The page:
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How to Build a Parabolic Solar Cooker

SolReka Parabolic Solar Oven

Building a parabolic solar oven really isn’t as difficult as it may seem, once the basics are first understood.

There are many popular solar cookers in use today, including the Sun Oven, Sports Solar Oven, and the Cookit, to name but a few. However they all adopt either the solar box or solar trough design. Very few designs are actually parabolic, those that are, are generally quite expensive like the SK-14, compared to the more popular designs. The box solar cooker for example, is simply a cardboard box with reflective panels and a pane of glass which traps hot air in a box.

So what is a parabolic solar oven?

The sun’s rays are collected using a reflective surface like a parabola or curved surface. The main difference between a parabolic solar oven and other solar cooker designs is that the parabolic shape focusses the sun’s rays into one point; called the focal point. A small focal point means a greater concentration of solar energy. With a parabolic solar oven, it is possible to cook food at the same rate that food is cooked in a conventional oven.

Parabolic solar cookers are considered to be a better alternative for outdoor cooking and camping as they require no firewood or the need for gas stoves and they offer fast cooking times.

Why build a parabolic solar oven?

Building a parabolic solar oven will result in a higher power output than other solar cooker design. Remember, the smaller the focal point, the higher the cooking temperature. Water can be boiled in seconds using a sufficient sized parabolic cooker. However, due to the high level of accuracy required in the manufacture of parabolic cookers, a minimal focal point is very difficult to obtain.

Very high cooking temperatures can be obtained with a parabolic solar cooker, thus drastically reducing the time taken to cook food and to boil water. The box design solar cookers generally take several hours to cook food.

To summarise, building a parabolic solar cooker offers faster cooking times than other more conventional solar cooker designs. However, bear in mind that parabolas need more frequent adjusting, pointing to the sun.

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How do I build a parabolic solar oven?…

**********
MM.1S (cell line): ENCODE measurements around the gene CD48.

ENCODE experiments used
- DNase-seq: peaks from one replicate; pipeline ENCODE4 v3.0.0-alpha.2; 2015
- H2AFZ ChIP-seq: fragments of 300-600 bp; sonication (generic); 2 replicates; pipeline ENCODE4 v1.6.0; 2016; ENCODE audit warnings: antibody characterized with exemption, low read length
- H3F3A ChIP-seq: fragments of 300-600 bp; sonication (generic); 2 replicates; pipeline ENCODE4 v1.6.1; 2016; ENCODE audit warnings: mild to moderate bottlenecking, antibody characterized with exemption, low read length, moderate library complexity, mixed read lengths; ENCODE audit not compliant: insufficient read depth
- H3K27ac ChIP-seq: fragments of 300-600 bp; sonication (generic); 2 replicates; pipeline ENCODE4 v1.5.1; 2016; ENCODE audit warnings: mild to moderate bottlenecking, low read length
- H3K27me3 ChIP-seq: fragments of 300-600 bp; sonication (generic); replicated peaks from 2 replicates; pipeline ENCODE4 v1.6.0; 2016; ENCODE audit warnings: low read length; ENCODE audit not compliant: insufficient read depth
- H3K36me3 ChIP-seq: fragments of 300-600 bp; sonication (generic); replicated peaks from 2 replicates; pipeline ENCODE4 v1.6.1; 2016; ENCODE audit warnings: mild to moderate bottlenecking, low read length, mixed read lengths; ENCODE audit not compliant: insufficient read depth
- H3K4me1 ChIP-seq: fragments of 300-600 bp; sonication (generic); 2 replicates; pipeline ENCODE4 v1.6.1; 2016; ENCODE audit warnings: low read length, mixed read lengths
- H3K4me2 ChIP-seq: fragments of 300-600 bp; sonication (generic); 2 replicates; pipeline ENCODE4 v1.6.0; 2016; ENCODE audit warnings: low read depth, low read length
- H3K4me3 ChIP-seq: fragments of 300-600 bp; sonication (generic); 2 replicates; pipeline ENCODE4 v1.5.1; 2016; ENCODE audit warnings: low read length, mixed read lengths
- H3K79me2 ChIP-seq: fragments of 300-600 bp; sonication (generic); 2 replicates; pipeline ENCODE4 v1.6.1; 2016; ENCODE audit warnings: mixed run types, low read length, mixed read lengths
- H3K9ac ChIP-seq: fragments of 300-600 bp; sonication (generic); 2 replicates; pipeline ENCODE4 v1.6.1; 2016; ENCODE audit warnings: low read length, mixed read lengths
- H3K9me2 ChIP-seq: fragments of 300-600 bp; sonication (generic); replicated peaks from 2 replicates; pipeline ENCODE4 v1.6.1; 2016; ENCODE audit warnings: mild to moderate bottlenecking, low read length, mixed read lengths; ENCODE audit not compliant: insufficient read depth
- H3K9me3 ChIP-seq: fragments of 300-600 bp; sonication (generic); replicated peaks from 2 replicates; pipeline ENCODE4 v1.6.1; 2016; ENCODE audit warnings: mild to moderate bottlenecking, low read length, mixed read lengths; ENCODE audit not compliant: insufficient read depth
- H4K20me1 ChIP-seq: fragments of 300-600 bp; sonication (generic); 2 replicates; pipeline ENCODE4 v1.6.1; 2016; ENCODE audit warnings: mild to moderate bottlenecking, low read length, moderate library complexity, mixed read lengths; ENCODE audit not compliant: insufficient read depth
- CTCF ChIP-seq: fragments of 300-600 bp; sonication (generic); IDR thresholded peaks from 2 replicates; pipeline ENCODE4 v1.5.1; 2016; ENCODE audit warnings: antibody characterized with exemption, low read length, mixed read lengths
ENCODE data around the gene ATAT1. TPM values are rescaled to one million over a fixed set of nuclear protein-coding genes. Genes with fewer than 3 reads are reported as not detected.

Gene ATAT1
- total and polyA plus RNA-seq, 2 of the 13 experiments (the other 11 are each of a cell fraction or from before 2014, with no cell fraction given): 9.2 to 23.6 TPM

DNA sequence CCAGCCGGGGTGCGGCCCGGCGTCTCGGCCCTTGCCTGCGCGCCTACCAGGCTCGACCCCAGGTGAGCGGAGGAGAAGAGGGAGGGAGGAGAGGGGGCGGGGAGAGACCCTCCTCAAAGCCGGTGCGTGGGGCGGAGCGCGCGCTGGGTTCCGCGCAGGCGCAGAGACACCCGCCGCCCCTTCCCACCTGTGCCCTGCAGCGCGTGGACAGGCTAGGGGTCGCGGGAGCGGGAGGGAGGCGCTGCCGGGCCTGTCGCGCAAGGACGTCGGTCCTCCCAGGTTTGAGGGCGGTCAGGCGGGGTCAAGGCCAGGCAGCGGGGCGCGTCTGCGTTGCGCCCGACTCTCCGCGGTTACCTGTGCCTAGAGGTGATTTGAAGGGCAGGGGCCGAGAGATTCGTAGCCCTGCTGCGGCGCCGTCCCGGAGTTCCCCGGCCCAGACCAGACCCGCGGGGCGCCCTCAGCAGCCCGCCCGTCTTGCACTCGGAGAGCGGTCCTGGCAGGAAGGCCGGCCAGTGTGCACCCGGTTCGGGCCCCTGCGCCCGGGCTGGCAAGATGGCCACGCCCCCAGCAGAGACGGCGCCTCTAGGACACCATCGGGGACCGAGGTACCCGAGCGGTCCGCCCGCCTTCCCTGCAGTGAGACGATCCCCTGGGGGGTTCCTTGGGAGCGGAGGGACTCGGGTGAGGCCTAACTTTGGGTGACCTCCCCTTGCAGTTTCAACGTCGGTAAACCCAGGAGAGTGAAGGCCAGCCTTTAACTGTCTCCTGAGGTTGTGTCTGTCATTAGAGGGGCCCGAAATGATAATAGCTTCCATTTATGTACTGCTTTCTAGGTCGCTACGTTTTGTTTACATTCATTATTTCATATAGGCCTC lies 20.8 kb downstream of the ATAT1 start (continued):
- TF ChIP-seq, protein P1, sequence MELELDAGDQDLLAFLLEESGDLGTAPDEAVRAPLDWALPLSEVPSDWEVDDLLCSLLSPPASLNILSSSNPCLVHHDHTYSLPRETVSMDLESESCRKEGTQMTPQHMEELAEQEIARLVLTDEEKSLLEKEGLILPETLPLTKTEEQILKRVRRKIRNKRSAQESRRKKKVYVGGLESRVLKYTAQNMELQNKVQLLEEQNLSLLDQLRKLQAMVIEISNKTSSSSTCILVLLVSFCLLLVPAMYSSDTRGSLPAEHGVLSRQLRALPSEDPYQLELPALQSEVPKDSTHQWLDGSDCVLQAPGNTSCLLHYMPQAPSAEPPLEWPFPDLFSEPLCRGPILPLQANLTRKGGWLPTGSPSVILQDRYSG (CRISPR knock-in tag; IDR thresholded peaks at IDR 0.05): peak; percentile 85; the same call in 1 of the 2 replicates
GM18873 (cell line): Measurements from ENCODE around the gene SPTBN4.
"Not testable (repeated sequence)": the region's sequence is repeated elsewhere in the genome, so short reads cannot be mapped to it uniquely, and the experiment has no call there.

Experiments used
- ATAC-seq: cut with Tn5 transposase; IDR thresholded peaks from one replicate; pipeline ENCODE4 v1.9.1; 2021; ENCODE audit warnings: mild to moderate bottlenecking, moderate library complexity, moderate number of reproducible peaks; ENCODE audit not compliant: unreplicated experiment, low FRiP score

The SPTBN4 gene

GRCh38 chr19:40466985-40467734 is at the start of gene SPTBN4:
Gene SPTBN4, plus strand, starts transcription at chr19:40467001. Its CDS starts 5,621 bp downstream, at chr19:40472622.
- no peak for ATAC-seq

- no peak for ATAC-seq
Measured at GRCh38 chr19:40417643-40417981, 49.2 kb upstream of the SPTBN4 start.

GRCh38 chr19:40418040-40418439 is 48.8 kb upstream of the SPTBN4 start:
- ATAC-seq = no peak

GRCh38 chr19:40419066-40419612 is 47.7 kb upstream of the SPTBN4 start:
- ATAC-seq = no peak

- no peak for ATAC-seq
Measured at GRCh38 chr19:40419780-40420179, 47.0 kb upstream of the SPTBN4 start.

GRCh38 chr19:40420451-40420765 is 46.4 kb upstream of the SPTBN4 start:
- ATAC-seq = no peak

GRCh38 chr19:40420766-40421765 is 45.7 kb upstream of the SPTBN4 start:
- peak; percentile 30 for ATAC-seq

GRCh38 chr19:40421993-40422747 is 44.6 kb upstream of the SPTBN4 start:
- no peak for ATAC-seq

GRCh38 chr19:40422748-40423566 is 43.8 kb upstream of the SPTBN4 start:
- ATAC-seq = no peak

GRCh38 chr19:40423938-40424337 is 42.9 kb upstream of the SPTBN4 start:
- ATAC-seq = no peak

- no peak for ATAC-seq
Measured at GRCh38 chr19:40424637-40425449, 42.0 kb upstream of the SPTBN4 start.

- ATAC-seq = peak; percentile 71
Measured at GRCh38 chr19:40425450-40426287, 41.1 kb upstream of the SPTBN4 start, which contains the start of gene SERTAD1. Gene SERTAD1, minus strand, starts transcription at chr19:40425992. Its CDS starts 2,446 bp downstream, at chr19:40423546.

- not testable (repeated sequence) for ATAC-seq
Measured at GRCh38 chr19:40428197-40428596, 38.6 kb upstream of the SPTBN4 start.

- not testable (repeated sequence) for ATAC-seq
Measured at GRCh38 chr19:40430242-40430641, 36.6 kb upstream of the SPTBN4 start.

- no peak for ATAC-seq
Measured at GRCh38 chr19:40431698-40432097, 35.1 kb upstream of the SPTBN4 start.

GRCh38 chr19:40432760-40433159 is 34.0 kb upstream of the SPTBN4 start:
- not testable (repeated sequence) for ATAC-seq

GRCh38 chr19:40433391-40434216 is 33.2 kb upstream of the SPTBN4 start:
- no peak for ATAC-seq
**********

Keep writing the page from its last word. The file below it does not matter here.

Several methods are available, one easy and ready-made solution is to use a satellite dish. Then line the inside of the dish with a reflective material such as aluminium foil, or better still Mylar. Anodized aluminium could be used, even small segments of mirror. However, the focal point would become ‘scattered’ as the mirror and anodized ally would not give a true parabolic shape.

After researching and testing countless parabolic and general solar cooking designs, the following conclusions have been made: -

  • First of all, work out what size parabola you want to build. As a rule of thumb, every one square metre of reflective surface equates to 1kw of solar energy. This isn’t quite the case for a paraboloid due to its shape, but the rule will suffice. A one metre diameter parabolic which has been engineered to a high spec will pump out more than enough heat to boil water in a few minutes.
  • 800Watts or more of solar energy is sufficient for cooking your solar food.
  • Establish a focal point. Let’s assume you Solar parabolic cooker how to build correctlyare building a one metre dish. A suitable focal point would be approximately 20cm as in Figure 1.

Figure 2 shows a focal point of 25cm which wouldn’t produce the same results as the focal point of 20cm. Solar parabolic cooker build incorrectThis is due to factors such as wind, stand design, and cooling effects. With the cooking vessel situated at a focal point of approximately a third of the way down from the top of parabola, this will ensure sufficient wind protection, as well as an area where the heat is ‘captured’ and retained.

The picture at the top of this post shows one of my earlier parabolic solar cooker designs. Note the depth of the cooking pot, in relation to the actual dish. This oven reached temperatures in excess of 300F (80cm diameter). My current design is lighter (easy to carry in any backpack), sturdier and more powerful.

For more information on building a parabolic solar cooker, visit parabolic cooker kits section

It is also important to choose the right cooking pot for the cooker. It has to be dark in colour and placed in the correct position, namely in the middle of the focal point. It also needs to be oriented to the sun and placed on a small stand that sits at the point of focus for the oven.

Parabolic solar cookers can work for 60 to 90 minutes unattended. If you find that the food is not cooked or that another pot has to be heated, then simply adjust the dish to point to the sun every 15-20 minutes or so.

One final note, if the focal point is too low or too shallow, i.e. a very deep parabola as in Solar parabolic cooker build deep dishFigure 3, then the sun rays will ‘bounce’ on the top and sides of the cooking vessel, and not from underneath as they should do. It is also very difficult to manufacture – ref incorporating stand with a deep shaped dish. There is also a smaller surface area, in that the sun’s rays only penetrate whatever diameter the dish is set to, irrespective of depth.